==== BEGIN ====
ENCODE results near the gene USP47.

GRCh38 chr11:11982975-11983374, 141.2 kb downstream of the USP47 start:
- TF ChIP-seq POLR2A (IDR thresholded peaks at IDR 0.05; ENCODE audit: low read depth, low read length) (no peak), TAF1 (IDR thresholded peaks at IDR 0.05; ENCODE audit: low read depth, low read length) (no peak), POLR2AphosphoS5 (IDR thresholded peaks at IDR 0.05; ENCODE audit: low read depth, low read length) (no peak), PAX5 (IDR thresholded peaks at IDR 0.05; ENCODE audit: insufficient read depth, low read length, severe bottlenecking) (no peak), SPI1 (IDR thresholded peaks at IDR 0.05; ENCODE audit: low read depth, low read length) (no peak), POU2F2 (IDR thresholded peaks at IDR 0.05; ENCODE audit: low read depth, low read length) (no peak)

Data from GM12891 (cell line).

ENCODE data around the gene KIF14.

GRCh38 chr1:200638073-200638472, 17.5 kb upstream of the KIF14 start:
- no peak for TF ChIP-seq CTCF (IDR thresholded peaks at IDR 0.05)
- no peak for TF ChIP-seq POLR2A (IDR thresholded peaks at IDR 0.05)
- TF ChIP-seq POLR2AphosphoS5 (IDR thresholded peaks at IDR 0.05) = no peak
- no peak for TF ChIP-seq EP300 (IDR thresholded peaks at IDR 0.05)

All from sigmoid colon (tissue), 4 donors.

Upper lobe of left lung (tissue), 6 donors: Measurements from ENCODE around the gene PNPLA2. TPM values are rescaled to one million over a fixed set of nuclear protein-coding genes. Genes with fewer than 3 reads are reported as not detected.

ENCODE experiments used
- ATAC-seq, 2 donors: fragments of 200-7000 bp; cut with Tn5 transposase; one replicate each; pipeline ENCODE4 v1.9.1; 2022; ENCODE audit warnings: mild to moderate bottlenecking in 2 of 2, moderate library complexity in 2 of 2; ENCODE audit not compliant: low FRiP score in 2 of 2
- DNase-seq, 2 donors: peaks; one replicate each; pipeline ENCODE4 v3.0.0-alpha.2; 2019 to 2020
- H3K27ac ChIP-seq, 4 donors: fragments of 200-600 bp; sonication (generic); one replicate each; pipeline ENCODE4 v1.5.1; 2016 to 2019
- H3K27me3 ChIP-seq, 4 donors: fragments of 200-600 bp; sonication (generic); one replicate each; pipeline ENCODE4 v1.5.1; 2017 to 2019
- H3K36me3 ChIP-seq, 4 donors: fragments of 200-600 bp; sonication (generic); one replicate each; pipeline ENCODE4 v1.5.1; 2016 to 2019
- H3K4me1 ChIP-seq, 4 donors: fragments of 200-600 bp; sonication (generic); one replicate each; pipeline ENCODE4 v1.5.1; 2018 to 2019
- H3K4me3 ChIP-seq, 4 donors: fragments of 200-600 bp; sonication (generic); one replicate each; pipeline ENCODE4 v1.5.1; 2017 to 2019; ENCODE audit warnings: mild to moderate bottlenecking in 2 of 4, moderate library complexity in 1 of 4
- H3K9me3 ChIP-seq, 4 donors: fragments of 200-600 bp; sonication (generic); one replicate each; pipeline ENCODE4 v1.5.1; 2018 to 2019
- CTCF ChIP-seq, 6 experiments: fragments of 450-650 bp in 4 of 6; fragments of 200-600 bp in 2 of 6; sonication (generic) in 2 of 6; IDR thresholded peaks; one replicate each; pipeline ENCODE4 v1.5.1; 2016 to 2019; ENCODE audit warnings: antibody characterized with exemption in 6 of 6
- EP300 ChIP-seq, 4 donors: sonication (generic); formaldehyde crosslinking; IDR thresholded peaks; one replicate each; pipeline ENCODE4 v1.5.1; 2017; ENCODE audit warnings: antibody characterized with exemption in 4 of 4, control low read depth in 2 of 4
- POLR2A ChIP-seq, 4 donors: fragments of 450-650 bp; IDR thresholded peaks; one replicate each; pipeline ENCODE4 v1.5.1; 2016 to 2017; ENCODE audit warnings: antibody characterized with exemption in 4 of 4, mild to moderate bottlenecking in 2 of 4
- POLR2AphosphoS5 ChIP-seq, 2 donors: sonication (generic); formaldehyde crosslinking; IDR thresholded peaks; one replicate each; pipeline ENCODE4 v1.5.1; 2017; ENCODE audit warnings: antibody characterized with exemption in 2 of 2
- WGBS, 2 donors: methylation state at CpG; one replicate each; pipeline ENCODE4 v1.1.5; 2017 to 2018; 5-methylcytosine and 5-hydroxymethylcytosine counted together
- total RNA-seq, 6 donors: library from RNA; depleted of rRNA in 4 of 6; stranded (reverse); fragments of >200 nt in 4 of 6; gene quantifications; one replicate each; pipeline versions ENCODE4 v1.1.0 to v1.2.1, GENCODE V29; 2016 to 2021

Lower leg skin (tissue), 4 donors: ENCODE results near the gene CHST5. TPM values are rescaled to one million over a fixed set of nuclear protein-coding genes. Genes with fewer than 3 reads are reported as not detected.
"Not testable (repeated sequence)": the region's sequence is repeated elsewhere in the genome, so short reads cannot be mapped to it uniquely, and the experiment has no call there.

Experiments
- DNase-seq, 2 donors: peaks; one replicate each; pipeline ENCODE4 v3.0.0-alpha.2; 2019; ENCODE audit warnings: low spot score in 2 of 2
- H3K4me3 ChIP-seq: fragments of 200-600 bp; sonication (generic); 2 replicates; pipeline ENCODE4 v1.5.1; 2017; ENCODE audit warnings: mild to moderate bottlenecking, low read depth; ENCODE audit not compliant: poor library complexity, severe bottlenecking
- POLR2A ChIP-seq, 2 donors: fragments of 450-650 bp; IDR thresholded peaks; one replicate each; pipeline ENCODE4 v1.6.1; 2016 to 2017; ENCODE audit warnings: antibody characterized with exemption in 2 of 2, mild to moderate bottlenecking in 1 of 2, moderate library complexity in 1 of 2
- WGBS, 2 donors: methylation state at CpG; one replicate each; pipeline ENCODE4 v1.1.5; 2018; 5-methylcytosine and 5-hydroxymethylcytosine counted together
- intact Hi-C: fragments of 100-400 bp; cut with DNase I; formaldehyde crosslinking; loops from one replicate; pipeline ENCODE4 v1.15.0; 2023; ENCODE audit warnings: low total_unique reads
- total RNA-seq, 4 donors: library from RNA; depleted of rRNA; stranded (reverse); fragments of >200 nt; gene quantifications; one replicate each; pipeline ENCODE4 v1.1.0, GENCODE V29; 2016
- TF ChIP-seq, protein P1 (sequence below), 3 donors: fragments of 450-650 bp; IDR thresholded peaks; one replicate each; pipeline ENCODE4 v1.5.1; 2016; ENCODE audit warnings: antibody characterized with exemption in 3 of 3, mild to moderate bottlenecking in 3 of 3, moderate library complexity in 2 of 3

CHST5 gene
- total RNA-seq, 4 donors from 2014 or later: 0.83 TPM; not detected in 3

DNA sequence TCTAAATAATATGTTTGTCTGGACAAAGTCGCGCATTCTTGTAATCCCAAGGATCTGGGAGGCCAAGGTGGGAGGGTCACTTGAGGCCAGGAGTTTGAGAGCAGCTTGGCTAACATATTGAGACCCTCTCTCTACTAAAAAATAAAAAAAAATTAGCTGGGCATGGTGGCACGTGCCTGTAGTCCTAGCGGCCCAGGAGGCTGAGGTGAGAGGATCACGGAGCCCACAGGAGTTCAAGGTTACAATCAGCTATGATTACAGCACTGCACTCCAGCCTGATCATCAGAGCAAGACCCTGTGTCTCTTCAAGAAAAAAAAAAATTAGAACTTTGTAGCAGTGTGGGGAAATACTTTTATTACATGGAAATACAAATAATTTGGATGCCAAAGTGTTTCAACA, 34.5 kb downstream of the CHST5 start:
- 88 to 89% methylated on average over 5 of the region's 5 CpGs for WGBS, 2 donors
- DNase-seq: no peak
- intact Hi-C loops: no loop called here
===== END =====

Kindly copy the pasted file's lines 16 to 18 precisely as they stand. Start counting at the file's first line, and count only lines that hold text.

- H3K27ac ChIP-seq, 4 donors: fragments of 200-600 bp; sonication (generic); one replicate each; pipeline ENCODE4 v1.5.1; 2016 to 2019
- H3K27me3 ChIP-seq, 4 donors: fragments of 200-600 bp; sonication (generic); one replicate each; pipeline ENCODE4 v1.5.1; 2017 to 2019
- H3K36me3 ChIP-seq, 4 donors: fragments of 200-600 bp; sonication (generic); one replicate each; pipeline ENCODE4 v1.5.1; 2016 to 2019